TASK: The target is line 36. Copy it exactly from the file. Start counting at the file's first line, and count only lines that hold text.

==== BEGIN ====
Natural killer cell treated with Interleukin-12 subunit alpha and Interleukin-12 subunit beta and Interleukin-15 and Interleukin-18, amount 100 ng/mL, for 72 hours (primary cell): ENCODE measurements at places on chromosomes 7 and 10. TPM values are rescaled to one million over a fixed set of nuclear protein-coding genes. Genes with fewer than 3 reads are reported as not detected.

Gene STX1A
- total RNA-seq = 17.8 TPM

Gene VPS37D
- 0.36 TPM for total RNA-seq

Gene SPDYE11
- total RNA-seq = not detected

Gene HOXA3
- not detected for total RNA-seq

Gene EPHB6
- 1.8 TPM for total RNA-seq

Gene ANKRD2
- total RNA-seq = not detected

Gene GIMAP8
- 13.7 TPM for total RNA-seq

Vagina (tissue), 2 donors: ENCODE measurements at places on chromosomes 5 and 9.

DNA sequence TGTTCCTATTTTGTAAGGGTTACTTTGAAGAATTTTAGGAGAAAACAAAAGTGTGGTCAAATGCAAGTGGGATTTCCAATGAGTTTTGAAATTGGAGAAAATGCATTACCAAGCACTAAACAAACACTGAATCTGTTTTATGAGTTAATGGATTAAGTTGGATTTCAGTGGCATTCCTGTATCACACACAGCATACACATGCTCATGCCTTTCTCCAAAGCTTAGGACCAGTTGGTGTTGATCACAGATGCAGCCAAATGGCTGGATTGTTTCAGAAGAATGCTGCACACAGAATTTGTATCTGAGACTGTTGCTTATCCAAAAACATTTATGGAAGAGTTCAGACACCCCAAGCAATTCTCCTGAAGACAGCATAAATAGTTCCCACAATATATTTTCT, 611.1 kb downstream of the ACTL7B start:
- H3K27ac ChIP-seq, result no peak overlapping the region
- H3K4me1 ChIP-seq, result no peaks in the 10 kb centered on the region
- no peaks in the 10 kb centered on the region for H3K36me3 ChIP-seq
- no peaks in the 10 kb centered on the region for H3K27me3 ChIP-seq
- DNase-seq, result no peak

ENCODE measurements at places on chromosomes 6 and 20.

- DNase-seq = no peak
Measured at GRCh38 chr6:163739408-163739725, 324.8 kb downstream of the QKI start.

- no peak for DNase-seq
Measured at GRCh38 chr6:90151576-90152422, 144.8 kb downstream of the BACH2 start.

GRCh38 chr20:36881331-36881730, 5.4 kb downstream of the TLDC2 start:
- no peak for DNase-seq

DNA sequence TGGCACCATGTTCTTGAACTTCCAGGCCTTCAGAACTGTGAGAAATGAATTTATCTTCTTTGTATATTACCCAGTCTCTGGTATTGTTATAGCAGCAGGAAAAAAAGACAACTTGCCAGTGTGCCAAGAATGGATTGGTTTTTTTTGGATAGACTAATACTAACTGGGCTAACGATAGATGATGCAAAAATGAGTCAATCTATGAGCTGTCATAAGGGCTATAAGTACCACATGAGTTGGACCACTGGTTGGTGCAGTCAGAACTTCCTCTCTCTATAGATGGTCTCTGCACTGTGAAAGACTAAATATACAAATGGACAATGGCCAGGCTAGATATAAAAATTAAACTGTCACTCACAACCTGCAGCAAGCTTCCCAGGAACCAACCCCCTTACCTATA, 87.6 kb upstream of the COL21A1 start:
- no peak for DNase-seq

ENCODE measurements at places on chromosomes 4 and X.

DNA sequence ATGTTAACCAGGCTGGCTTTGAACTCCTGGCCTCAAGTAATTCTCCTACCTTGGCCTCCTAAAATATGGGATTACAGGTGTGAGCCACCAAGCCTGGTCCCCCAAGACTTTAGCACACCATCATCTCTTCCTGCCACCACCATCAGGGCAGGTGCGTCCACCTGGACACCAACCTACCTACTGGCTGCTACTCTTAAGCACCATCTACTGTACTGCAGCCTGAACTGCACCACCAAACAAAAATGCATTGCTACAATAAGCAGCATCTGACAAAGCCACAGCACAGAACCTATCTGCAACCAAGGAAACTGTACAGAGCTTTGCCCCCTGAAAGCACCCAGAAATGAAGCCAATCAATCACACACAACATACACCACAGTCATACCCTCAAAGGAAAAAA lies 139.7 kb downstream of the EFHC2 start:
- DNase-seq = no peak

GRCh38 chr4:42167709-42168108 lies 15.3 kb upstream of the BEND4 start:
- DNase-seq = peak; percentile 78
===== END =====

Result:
- DNase-seq = peak; percentile 78